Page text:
My College:
Family Life

Like Snowflakes, No Two the Same

Shari McStay

I peek into my twin boys’ bedroom to see if they are awake.

Seeing the two beds made instantly confirms that they are up. I pause a moment, noticing the glaring difference. One neatly made, one barely made.

I thank both boys for making their beds. I won’t say anything in front of them about how they are done or compare the way in which they are done. I appreciate that they made the effort and also believe that each one has done his best.

The boys are fraternal twins and they are so very different, yet so close. Different interests, different friends, and they attend different schools.

Each boy with his own unique personality, strengths and passions.

Children, like snowflakes, share a similar makeup and yet no two are exactly the same. Born to the same parents and sharing genes, yet exposed to different conditions and outside influences in places such as school, clubs, sports activities and visits to friends’ homes.

Though they have their differences, just as snowflakes have some similarities, so do my sons — each one kind, caring, bright and family-oriented. They learn differently: one dyslexic, one not, yet each with an incredible mind and zest for learning.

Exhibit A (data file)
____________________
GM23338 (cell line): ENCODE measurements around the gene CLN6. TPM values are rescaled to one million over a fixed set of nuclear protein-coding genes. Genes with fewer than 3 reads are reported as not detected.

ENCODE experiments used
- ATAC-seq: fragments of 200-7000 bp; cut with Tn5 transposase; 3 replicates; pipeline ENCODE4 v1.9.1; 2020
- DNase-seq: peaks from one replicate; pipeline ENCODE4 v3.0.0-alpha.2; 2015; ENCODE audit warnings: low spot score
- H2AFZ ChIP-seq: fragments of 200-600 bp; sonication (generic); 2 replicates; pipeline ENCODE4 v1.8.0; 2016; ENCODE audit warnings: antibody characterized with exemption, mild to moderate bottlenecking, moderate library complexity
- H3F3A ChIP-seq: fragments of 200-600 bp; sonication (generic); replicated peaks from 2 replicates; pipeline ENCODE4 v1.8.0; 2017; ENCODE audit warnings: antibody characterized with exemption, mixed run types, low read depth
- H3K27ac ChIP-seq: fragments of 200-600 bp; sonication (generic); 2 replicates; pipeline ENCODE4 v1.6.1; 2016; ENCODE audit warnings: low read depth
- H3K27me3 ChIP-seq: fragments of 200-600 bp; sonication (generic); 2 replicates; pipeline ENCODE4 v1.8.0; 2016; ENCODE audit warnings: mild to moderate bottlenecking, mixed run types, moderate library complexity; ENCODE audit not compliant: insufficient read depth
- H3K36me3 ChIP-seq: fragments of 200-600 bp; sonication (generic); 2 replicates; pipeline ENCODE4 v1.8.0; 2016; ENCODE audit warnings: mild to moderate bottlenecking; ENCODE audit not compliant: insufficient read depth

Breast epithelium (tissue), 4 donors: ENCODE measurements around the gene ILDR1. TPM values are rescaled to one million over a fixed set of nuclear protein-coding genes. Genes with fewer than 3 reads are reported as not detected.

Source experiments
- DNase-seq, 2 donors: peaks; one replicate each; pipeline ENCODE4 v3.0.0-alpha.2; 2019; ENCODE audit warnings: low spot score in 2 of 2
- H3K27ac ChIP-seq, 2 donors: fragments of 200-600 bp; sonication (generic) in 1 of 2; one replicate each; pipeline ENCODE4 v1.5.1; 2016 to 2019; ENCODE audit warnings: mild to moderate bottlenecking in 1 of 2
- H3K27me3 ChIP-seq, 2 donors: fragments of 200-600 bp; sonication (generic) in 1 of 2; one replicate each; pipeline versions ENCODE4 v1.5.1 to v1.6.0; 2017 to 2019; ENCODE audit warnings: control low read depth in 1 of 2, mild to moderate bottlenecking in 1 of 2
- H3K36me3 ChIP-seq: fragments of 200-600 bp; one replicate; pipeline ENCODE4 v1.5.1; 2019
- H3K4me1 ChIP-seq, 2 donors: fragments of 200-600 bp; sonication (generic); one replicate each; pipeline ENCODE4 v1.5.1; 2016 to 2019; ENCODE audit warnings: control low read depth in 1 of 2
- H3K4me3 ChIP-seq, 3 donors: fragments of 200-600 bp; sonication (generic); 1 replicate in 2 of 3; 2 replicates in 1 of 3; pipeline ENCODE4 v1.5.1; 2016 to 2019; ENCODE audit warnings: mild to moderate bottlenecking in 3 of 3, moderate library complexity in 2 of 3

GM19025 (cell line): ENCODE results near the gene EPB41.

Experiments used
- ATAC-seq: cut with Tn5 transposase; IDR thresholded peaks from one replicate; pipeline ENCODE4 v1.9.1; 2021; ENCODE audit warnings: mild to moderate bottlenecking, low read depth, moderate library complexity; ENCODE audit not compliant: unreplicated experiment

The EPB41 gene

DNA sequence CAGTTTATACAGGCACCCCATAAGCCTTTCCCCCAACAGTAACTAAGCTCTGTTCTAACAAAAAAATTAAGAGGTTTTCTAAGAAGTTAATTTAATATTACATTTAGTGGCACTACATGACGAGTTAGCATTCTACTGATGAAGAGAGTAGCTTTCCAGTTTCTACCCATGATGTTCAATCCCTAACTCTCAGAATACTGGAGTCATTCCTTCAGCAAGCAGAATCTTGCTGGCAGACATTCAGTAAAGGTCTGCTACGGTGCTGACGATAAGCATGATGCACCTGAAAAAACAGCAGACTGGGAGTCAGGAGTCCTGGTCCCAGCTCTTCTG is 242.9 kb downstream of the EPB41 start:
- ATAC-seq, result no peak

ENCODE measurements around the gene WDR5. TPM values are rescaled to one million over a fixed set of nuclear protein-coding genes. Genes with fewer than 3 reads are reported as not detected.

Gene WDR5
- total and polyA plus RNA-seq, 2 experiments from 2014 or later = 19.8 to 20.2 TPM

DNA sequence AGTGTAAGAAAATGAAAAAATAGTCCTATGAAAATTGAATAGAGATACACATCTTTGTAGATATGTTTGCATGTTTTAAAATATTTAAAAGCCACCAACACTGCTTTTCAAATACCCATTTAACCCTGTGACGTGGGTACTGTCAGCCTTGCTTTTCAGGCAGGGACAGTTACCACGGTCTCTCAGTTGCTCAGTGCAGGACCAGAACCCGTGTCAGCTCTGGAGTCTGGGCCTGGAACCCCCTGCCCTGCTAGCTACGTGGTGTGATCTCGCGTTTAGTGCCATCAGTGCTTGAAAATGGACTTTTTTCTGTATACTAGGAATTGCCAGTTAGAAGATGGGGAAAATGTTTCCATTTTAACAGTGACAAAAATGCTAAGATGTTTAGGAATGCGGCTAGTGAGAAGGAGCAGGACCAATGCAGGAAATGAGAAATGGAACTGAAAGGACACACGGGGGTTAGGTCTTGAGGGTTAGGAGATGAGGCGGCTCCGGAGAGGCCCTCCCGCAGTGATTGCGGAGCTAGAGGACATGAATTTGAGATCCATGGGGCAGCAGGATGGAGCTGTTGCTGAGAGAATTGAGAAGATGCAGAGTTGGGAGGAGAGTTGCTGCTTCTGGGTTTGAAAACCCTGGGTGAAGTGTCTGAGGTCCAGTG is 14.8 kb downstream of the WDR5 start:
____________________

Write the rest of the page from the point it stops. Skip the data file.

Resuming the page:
Just as snowflakes change at different times, children grow, mature and learn at different times. We should have no expectations that any two should be or will be the same.

Like a beautiful, individual snowflake glistening in a snowfall, I will love and accept each child for just how they are in each moment in time.

Originally shared on CollegiateParent's Facebook page. Find more conversation and community in our College Parent Insiders Facebook group. Photo courtesy of the author.
Shari McStay is a full-time residential real estate agent and part-time writer, with master's degrees in both business and education. She is mother of four children, one angel baby and three kitties. Shari is passionate about spending quality time with family and friends and volunteering at Sweet Paws Rescue. Fun fact: In 1995 Shari was the oldest New England Patriots cheerleader and remains active with the New England Professional Cheerleader Alumni Association. She lives in Massachusetts with her children and husband of over 25 years.
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